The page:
The deaths of hundreds of migrants in the Mediterranean this week has only recast the spotlight on the perils of reaching Europe. And for those forunate enough to reach a place like Calais, France, only find that their problems aren't over. Lisa Bryant has the story.
Video

Video Westgate Siege Anniversary Brings Back Painful Memories

One year after it happened, the survivors of the terror attack on Nairobi's Westgate Shopping Mall still cannot shake the images of that tragic incident. For VOA, Mohammed Yusuf tells the story of victims still waiting for the answer to the question 'how could this happen?'
Video

Video Militant Assault in Syria Displaces Thousands of Kurds

A major assault by Islamic State militants on Kurds in Syria has sent a wave of new refugees to the Turkish border, where they were stopped by Turkish border security. Turkey is already hosting about 700,000 Syrian refugees who fled the civil war between the government and the opposition. But the government in Ankara has a history of strained relations with Turkey's Kurdish minority. Zlatica Hoke reports Turkey is asking for international help.
Video

Video CERN Accelerator Back in Business

The long upgrade of the Large Hadron Collider is over. The scientific instrument responsible for the discovery of the Higgs boson -- the so-called "God particle" -- is being brought up to speed in time for this month's 60th anniversary of the European Organization for Nuclear Research, known by its French acronym CERN. Physicists hope the accelerator will help them uncover more secrets about the origins of the universe. VOA’s George Putic reports.
Video

Video Whaling Summit Votes to Uphold Ban on Japan Whale Hunt

The International Whaling Commission, meeting in Slovenia, has voted to uphold a court ruling banning Japan from hunting whales in the Antarctic Ocean. Conservationists hailed the ruling as a victory, but Tokyo says it will submit revised plans for a whale hunt in 2015. Henry Ridgwell reports from London.
Video

Video Russian Economy Reeling After New Western Sanctions

A new wave of Western sanctions is hitting Russia’s economy hard. State-owned energy firms continue to bleed profits and Russia’s national currency plunged to a new low this week after the U.S. and the European Union announced new sanctions to punish Russia's aggressive stance in eastern Ukraine. But as Mil Arcega reports, the sanctions could also prove costly for European and American companies.
Video

Video Belgian Researchers Discover Way to Block Cancer Metastasis

Cancer remains one of the deadliest diseases, despite many new methods to combat it. Modern medicine has treatments to prevent the growth of primary tumor cells. But most cancer deaths are caused by metastasis, the stage when primary tumor cells change and move to other parts of the body. A team of Belgian scientists says it has found a way to prevent that process. Zlatica Hoke has more.
Video

Video Mogadishu's Flood of Foreign Workers Leaves Somalis Out of Work

Unemployment and conflict has forced many young Somalians out of the country in search of a better life. But a newfound stability in the once-lawless nation has created hope — and jobs — which, some say, are too often being filled by foreigners. Abdulaziz Billow reports from Mogadishu.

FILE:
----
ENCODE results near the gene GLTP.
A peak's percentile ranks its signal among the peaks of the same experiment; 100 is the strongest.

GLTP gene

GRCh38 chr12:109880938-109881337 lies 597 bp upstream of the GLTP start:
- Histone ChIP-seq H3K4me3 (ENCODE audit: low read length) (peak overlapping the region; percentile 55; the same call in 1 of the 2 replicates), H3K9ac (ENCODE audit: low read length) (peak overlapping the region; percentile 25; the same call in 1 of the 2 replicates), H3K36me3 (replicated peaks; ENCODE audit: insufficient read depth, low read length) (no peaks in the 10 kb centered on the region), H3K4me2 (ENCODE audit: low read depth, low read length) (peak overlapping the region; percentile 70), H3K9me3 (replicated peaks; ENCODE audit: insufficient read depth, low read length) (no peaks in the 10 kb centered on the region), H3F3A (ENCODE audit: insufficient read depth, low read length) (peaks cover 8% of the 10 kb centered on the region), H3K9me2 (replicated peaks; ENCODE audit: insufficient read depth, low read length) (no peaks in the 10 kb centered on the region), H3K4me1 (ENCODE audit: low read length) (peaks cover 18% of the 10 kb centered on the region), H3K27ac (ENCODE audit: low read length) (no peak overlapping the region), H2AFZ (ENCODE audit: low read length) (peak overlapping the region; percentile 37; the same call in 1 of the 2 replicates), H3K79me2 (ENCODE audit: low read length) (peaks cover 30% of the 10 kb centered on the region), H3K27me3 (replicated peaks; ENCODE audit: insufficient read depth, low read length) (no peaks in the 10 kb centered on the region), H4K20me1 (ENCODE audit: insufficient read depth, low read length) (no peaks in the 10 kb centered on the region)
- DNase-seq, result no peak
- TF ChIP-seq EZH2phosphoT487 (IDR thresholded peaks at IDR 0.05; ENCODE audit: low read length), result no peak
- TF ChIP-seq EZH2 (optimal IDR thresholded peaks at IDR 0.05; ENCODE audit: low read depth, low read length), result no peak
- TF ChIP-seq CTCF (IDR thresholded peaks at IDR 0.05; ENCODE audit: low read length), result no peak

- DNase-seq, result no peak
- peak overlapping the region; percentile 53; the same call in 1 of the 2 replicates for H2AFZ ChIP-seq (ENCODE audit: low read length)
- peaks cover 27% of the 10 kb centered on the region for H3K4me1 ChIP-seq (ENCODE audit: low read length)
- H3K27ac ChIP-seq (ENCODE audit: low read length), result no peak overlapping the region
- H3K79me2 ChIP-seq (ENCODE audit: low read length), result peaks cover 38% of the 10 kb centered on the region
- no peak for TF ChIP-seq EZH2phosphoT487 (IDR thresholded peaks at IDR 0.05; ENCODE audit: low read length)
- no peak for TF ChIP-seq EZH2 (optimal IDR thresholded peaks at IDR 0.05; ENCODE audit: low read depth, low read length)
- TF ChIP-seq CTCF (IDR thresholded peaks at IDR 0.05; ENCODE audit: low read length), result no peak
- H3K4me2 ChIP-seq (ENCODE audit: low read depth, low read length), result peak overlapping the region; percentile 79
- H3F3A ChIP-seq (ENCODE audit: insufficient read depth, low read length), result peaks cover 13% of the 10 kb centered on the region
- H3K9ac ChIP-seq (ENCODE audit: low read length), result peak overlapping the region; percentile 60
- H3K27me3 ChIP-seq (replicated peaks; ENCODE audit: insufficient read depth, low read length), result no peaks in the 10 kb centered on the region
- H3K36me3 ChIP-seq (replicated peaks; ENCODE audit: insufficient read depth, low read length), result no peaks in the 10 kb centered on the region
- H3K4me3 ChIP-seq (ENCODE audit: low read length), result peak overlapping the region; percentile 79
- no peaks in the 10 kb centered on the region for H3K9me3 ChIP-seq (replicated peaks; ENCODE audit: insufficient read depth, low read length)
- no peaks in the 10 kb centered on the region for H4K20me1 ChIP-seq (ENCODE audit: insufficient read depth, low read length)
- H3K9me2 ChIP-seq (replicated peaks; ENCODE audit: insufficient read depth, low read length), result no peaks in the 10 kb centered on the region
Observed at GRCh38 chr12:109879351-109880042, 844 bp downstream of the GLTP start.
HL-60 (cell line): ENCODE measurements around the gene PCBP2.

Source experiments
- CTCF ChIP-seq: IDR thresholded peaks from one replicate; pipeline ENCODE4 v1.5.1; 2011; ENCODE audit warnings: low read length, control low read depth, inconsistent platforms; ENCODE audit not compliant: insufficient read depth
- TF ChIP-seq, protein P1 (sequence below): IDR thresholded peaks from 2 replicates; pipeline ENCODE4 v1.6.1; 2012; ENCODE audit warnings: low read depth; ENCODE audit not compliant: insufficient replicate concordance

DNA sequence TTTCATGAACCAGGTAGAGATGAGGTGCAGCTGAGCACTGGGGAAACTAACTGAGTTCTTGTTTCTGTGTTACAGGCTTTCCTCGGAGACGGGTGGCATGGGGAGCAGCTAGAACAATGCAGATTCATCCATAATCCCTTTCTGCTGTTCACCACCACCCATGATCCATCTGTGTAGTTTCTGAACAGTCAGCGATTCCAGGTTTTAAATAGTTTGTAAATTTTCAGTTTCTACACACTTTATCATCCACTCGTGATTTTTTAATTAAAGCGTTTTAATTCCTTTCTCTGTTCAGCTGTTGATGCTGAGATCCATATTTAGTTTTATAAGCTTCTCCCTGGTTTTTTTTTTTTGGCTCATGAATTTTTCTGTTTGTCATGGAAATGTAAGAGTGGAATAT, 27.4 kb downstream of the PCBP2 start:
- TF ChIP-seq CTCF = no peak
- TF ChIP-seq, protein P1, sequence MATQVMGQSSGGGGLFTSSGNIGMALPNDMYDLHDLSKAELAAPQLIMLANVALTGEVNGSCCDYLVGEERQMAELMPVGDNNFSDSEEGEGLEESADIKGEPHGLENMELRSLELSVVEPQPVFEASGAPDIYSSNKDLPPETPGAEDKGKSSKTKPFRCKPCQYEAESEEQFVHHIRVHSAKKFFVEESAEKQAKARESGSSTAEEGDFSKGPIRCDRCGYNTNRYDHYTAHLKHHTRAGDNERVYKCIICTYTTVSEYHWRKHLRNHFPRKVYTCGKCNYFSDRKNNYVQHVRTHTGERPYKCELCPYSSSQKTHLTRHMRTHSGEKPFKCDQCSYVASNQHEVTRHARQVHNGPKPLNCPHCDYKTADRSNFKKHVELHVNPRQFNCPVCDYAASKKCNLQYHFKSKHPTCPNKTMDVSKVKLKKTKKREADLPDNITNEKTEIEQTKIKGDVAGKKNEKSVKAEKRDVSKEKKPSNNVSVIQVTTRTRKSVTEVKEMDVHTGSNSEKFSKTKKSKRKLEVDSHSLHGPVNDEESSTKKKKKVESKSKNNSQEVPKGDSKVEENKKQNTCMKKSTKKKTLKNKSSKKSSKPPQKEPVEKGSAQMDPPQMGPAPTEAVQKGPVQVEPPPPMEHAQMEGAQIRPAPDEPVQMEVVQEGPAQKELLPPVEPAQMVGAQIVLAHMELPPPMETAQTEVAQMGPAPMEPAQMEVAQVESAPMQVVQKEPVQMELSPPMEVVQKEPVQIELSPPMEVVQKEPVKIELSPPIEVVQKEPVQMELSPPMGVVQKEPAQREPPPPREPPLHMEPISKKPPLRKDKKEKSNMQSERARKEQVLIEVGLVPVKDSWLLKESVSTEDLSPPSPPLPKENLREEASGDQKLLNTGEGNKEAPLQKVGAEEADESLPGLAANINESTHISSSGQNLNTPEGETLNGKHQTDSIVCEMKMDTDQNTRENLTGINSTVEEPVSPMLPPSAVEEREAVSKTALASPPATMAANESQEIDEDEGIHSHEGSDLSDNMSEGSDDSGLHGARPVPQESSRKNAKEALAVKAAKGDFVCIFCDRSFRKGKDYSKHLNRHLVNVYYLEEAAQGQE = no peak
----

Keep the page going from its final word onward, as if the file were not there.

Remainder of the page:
Video

Video A Dinosaur Fit for Land and Water

Residents and tourists in Washington D.C. can now examine a life-size replica of an unusual dinosaur that lived almost a hundred million years ago in northern Africa. Scientists say studying the behemoth named Spinosaurus helps them better understand how some prehistoric animals adapted to life on land and in water. The Spinosaurus replica is on display at the National Geographic museum. VOA’s George Putic has more.
Video

Video Iraqi Kurdistan Church Helps Christian Children Cope find shelter in churches in the Kurdish capital, Irbil

In the past six weeks, tens of thousands of Iraqi Christians have been forced to flee their homes by Islamic State militants and find shelter in churches in the Kurdish capital, Irbil. Despite U.S. airstrikes in the region, the prospect of people returning home is still very low and concerns are starting to grow over the impact this is having on the displaced youth. Sebastian Meyer reports from Irbil on how one church is coping.
Video

Video NASA Picks Boeing, SpaceX to Carry Astronauts Into Space

The U.S. space agency, NASA, has chosen Boeing and SpaceX companies to build the next generation of spacecraft that will carry U.S. astronauts to the International Space Station by the year 2017. The deal with private industry enables NASA to end its dependence on Russia to send space crews into low Earth orbit and back. Zlatica Hoke has more.
Video

Video Future of Ukrainian Former President's Estate Uncertain

More than six months after Ukraine's former President Viktor Yanukovych fled revolution to Russia, authorities have yet to gain control of his palatial estate. Protesters occupy the grounds and opened it to tourists but they are also refusing to turn it over to the state. VOA's Daniel Schearf reports from Mezhigirya, just north of Kyiv.


Carnage and mayhem are part of daily life in northern Nigeria, the result of a terror campaign by the Islamist group Boko Haram. Fears are growing that Nigeria’s government may not know how to counter it, and may be making things worse. More

AppleAndroid